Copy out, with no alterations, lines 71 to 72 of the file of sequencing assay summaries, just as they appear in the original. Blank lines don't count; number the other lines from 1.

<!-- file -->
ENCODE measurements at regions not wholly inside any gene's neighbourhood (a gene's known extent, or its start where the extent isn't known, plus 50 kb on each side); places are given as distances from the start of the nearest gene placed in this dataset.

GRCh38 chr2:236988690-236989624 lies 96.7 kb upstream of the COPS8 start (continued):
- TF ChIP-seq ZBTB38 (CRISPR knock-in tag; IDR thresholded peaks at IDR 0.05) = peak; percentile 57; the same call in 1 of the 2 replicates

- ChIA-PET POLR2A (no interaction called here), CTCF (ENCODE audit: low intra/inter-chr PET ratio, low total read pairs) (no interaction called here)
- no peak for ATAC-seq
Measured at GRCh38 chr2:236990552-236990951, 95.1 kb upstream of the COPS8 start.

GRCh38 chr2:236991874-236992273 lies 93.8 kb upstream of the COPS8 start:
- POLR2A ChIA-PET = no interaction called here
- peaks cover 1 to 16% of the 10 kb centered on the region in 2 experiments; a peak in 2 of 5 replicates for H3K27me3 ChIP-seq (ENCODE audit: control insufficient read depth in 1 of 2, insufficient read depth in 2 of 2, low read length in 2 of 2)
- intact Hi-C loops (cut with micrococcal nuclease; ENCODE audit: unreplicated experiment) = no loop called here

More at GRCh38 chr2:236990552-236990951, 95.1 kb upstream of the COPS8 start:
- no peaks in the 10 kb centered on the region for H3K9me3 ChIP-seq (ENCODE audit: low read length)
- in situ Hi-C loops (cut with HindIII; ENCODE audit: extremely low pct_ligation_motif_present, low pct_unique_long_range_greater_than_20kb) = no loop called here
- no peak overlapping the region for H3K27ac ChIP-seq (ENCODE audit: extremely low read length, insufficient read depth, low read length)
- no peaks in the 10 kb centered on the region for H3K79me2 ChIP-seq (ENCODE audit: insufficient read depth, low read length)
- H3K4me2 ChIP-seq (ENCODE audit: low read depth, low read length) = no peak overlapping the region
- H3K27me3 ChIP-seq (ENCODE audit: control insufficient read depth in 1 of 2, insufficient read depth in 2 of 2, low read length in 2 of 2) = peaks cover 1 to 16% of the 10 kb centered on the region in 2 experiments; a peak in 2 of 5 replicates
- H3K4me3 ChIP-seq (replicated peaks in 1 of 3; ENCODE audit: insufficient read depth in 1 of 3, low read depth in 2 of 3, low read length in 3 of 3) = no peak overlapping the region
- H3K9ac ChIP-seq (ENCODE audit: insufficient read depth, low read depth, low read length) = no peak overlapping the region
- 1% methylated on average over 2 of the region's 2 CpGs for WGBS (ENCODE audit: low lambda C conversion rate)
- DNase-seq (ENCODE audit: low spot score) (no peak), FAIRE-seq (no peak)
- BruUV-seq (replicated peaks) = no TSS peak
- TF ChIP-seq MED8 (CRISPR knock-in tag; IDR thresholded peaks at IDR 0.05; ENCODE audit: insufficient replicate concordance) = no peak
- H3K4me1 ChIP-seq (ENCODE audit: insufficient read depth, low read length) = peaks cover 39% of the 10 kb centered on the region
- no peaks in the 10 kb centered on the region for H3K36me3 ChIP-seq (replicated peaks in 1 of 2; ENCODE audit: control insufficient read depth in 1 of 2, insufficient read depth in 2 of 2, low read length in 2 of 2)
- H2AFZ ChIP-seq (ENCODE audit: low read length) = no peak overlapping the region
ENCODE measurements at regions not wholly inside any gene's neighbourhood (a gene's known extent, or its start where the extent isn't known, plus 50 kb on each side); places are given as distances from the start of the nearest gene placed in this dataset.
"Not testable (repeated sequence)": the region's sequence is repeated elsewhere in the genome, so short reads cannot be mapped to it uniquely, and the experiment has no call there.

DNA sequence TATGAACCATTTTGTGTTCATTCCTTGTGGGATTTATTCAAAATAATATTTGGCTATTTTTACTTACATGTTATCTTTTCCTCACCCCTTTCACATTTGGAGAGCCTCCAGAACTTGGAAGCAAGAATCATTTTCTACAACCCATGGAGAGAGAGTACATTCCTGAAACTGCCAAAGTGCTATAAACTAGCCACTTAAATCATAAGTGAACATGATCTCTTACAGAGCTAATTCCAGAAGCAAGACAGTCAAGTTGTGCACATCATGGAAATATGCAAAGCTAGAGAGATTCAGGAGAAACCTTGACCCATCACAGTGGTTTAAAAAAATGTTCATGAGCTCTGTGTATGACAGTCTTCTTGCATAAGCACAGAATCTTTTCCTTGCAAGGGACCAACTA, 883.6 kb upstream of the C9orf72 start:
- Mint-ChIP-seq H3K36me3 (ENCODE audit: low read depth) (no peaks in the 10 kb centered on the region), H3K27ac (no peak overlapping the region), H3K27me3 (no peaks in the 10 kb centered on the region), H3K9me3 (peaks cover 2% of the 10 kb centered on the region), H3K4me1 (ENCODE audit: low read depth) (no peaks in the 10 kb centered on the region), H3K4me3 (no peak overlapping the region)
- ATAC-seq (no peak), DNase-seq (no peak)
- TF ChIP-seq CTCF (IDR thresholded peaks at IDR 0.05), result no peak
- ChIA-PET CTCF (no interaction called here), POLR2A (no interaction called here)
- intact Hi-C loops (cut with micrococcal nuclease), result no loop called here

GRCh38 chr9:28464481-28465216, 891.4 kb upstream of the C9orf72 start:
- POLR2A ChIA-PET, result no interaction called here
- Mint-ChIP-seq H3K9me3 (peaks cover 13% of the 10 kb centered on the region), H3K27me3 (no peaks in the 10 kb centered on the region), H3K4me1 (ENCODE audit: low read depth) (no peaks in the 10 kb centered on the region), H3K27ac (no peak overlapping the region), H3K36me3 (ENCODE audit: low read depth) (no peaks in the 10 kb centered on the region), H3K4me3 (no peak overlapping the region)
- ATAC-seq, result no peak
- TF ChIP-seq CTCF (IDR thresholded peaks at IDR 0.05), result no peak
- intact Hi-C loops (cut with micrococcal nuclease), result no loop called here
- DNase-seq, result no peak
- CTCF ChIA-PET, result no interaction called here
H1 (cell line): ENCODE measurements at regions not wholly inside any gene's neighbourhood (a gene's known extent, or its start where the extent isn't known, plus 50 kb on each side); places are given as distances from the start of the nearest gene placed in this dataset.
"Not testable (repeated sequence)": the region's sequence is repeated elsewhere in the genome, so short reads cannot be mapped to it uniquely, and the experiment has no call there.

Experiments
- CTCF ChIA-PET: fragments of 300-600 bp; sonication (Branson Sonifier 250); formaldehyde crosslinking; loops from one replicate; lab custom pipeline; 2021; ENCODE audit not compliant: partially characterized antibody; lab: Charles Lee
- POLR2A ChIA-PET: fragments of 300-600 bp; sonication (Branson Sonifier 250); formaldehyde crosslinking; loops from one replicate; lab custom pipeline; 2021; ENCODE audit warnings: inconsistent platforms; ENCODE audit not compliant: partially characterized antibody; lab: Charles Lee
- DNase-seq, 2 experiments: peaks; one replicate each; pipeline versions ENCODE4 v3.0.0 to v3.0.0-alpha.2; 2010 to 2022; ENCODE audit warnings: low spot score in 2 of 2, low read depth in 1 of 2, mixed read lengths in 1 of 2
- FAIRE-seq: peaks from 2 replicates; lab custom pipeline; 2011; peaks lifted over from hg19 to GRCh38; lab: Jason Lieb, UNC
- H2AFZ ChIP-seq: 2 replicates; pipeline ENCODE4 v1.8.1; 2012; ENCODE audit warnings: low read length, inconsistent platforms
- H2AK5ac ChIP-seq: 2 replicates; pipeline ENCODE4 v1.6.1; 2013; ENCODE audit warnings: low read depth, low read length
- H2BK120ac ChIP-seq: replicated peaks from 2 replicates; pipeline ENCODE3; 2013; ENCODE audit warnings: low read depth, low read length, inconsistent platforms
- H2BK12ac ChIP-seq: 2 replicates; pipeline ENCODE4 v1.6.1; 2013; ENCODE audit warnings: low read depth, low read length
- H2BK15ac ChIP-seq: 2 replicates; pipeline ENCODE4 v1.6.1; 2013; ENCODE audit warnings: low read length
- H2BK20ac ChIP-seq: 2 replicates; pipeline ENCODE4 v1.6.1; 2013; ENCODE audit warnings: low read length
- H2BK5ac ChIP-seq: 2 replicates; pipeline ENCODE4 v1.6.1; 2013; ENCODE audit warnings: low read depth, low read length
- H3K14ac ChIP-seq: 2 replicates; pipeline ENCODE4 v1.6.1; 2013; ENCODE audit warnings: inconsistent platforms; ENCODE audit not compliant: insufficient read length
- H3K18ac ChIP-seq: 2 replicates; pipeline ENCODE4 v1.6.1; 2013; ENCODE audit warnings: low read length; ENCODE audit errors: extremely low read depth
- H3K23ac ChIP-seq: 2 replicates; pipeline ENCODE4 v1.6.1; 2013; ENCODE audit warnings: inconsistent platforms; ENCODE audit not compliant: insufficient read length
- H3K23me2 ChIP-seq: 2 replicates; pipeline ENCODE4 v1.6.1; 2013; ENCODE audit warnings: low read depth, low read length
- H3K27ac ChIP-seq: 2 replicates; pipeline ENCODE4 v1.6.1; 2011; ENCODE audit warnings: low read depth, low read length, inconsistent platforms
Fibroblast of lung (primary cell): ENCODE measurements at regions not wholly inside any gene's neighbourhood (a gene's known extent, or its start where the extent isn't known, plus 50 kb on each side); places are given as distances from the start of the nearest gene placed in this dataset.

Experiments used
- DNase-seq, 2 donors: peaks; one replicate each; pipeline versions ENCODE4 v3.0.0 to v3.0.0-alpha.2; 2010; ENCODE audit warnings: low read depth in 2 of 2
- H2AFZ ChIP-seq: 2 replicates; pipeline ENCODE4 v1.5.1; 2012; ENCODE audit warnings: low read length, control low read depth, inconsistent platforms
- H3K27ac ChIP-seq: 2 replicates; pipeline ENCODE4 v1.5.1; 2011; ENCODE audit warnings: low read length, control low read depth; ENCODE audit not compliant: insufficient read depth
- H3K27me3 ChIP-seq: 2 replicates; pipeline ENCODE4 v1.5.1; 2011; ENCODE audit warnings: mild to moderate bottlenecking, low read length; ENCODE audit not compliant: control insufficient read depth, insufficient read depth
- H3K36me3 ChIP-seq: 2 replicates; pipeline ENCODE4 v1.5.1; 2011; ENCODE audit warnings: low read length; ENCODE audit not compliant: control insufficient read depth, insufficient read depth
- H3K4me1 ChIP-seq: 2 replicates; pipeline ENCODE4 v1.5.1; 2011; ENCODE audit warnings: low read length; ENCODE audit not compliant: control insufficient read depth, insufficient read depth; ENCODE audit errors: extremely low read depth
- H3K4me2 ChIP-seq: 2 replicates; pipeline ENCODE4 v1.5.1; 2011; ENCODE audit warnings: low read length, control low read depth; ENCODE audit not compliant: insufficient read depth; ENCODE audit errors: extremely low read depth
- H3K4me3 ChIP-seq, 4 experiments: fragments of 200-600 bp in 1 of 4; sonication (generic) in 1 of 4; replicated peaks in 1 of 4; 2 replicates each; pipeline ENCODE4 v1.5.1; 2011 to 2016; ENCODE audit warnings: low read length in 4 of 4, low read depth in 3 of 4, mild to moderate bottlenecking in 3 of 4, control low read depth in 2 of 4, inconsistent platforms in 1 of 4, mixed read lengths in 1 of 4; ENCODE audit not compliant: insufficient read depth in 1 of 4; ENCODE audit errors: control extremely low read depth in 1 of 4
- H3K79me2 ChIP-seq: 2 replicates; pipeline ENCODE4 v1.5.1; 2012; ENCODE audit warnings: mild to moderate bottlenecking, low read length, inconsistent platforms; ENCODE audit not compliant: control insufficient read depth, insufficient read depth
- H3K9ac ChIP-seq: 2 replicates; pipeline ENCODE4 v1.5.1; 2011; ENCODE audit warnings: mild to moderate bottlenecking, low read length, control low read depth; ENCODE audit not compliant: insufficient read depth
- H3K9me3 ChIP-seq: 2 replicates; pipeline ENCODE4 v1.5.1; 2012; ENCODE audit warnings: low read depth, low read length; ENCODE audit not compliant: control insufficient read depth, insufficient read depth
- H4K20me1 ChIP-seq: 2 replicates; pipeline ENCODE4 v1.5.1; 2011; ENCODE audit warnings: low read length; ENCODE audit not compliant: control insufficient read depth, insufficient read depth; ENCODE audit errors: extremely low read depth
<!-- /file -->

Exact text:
- H3K4me3 ChIP-seq, 4 experiments: fragments of 200-600 bp in 1 of 4; sonication (generic) in 1 of 4; replicated peaks in 1 of 4; 2 replicates each; pipeline ENCODE4 v1.5.1; 2011 to 2016; ENCODE audit warnings: low read length in 4 of 4, low read depth in 3 of 4, mild to moderate bottlenecking in 3 of 4, control low read depth in 2 of 4, inconsistent platforms in 1 of 4, mixed read lengths in 1 of 4; ENCODE audit not compliant: insufficient read depth in 1 of 4; ENCODE audit errors: control extremely low read depth in 1 of 4
- H3K79me2 ChIP-seq: 2 replicates; pipeline ENCODE4 v1.5.1; 2012; ENCODE audit warnings: mild to moderate bottlenecking, low read length, inconsistent platforms; ENCODE audit not compliant: control insufficient read depth, insufficient read depth